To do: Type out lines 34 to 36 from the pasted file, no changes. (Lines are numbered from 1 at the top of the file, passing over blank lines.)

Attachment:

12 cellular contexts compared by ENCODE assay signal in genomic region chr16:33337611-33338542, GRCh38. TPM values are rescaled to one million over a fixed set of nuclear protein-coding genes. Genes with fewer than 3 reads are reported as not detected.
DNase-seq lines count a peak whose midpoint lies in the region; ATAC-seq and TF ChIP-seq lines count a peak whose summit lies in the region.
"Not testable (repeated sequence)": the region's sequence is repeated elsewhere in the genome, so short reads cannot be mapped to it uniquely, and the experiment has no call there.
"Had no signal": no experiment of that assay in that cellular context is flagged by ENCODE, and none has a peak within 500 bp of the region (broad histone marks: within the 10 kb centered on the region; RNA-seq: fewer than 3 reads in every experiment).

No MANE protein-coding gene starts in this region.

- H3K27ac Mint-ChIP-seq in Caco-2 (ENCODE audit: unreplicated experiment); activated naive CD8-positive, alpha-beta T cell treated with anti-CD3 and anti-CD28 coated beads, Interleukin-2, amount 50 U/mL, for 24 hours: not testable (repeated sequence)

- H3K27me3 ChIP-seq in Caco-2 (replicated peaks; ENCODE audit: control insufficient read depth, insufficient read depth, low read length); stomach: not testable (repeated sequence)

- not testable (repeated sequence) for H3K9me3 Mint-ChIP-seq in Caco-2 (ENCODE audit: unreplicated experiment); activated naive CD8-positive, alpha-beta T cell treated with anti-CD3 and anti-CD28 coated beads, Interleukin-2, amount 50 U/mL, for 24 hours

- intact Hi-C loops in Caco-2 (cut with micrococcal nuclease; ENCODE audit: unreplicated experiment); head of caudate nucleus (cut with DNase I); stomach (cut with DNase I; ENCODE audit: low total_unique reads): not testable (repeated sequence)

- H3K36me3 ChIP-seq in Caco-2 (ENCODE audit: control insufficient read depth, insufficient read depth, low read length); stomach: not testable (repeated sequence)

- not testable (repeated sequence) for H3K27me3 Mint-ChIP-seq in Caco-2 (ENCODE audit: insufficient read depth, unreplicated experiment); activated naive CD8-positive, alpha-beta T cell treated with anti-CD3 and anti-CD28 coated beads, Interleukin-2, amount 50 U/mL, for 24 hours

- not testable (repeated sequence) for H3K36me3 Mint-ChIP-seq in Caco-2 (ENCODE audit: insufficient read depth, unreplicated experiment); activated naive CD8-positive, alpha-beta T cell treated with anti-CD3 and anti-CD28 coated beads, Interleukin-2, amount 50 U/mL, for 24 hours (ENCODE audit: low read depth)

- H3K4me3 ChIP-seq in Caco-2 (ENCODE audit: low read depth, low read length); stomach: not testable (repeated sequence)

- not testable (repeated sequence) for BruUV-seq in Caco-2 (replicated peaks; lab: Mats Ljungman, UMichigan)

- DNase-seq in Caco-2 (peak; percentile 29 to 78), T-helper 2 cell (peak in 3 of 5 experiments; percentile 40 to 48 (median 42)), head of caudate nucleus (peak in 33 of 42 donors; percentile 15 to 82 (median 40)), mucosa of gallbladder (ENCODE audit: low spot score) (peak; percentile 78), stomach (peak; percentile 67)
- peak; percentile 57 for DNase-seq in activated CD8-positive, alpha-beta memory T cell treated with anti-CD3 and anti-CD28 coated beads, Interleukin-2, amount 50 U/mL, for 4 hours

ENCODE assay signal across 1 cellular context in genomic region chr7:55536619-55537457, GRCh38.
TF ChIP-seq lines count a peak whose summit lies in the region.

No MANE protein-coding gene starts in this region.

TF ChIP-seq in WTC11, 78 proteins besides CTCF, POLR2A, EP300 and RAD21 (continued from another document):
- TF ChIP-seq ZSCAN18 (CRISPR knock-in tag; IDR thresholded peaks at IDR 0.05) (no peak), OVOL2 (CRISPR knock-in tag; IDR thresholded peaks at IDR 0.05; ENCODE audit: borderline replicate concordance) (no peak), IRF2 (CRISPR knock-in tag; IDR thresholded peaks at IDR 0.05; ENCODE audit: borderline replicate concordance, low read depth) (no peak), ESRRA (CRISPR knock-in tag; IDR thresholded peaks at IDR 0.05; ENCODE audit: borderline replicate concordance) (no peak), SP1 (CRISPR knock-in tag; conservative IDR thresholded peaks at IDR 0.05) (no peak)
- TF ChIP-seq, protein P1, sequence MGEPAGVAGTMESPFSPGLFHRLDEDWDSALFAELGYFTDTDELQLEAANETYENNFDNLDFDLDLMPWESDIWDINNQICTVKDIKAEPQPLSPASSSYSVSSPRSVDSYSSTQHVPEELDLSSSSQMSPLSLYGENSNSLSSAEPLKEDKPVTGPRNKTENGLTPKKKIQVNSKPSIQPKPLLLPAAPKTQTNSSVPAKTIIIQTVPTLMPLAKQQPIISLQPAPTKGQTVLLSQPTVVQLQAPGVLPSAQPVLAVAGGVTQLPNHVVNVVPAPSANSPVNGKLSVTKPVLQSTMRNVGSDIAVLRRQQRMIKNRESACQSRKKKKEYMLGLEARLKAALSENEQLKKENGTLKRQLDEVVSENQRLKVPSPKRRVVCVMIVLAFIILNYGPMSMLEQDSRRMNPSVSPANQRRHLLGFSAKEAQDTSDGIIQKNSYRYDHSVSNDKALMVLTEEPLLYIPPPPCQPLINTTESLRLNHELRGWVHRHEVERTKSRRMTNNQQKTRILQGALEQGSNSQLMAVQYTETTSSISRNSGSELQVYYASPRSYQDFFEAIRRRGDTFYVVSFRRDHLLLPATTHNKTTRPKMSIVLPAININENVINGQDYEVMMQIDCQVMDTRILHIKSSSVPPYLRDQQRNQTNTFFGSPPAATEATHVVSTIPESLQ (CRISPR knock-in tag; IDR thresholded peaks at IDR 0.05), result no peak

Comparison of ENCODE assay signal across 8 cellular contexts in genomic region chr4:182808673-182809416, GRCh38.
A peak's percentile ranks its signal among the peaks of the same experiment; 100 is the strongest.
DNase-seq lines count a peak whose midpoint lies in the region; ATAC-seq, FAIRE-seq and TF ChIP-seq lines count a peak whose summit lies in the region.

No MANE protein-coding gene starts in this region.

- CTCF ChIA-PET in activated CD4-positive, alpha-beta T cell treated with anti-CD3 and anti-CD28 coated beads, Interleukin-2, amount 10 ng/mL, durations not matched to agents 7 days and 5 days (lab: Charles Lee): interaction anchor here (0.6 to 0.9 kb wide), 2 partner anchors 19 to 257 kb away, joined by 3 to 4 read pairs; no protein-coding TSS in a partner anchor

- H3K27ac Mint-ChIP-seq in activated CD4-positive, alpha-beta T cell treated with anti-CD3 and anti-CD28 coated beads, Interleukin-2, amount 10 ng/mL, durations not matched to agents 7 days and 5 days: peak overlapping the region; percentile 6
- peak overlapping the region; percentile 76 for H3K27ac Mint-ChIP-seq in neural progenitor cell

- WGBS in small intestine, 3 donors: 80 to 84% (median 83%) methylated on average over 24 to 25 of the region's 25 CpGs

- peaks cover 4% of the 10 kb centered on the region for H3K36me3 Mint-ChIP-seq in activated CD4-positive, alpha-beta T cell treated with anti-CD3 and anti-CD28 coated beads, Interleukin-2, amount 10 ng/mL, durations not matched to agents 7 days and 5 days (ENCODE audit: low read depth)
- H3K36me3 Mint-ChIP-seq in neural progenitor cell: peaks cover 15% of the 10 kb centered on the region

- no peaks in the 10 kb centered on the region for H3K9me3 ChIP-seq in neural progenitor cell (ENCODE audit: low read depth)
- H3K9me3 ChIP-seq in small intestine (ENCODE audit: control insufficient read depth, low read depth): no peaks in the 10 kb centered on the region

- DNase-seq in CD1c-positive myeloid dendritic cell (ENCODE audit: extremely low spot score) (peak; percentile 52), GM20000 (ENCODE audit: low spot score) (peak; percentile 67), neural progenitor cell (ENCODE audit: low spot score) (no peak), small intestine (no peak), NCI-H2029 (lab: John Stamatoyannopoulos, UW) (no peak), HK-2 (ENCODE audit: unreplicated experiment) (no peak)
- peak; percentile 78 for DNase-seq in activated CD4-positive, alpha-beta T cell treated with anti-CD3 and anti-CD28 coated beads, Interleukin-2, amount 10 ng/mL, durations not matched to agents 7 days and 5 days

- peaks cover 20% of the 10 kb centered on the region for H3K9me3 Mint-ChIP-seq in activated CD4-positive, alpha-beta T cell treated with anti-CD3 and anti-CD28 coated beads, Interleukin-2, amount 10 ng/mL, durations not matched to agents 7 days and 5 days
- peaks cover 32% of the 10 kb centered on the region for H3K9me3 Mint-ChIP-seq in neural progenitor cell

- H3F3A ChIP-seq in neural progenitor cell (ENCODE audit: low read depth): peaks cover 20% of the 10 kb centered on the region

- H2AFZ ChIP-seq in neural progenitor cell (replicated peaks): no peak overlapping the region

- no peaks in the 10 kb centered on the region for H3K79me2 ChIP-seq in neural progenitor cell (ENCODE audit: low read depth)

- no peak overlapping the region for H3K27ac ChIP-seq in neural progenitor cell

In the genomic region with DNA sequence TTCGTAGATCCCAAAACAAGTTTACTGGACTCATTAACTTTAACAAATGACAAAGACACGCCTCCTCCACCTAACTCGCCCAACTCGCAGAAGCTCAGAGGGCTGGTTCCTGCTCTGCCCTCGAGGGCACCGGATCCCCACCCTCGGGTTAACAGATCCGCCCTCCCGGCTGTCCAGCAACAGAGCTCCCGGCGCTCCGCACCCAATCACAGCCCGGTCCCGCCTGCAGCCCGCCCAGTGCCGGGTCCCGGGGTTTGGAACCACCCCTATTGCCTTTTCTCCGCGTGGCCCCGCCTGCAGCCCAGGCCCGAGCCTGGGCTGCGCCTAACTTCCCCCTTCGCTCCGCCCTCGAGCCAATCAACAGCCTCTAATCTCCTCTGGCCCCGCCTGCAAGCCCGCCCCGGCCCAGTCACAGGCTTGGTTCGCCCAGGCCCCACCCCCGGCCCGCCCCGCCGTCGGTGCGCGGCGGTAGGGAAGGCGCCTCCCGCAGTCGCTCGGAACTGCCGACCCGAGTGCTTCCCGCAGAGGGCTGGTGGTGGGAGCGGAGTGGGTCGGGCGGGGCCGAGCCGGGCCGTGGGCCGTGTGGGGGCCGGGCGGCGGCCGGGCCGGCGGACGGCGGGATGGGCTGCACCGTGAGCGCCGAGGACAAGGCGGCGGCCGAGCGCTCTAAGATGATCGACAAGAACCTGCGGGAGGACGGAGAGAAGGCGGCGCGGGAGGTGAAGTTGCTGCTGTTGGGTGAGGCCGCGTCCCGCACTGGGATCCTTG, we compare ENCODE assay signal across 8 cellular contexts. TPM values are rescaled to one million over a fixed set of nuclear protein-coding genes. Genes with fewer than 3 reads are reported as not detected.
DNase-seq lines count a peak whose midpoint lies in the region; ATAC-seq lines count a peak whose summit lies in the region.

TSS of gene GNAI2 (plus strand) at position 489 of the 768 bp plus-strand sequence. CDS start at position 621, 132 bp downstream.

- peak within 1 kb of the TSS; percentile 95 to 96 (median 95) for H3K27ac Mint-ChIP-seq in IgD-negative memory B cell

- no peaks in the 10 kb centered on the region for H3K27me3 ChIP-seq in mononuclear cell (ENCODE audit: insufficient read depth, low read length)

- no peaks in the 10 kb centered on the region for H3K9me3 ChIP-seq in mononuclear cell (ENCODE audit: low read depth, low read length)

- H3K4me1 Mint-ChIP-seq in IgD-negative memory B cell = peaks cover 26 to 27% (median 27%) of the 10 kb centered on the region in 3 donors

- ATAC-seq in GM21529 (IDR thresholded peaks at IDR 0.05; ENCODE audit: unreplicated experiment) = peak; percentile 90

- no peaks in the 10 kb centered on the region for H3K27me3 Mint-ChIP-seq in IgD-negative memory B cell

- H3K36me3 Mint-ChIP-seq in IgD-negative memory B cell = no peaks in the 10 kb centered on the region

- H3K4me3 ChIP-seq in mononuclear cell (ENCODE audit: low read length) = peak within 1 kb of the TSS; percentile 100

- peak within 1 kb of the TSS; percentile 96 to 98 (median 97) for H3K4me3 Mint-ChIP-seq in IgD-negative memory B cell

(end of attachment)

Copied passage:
- H3K9me3 ChIP-seq in small intestine (ENCODE audit: control insufficient read depth, low read depth): no peaks in the 10 kb centered on the region

- DNase-seq in CD1c-positive myeloid dendritic cell (ENCODE audit: extremely low spot score) (peak; percentile 52), GM20000 (ENCODE audit: low spot score) (peak; percentile 67), neural progenitor cell (ENCODE audit: low spot score) (no peak), small intestine (no peak), NCI-H2029 (lab: John Stamatoyannopoulos, UW) (no peak), HK-2 (ENCODE audit: unreplicated experiment) (no peak)
- peak; percentile 78 for DNase-seq in activated CD4-positive, alpha-beta T cell treated with anti-CD3 and anti-CD28 coated beads, Interleukin-2, amount 10 ng/mL, durations not matched to agents 7 days and 5 days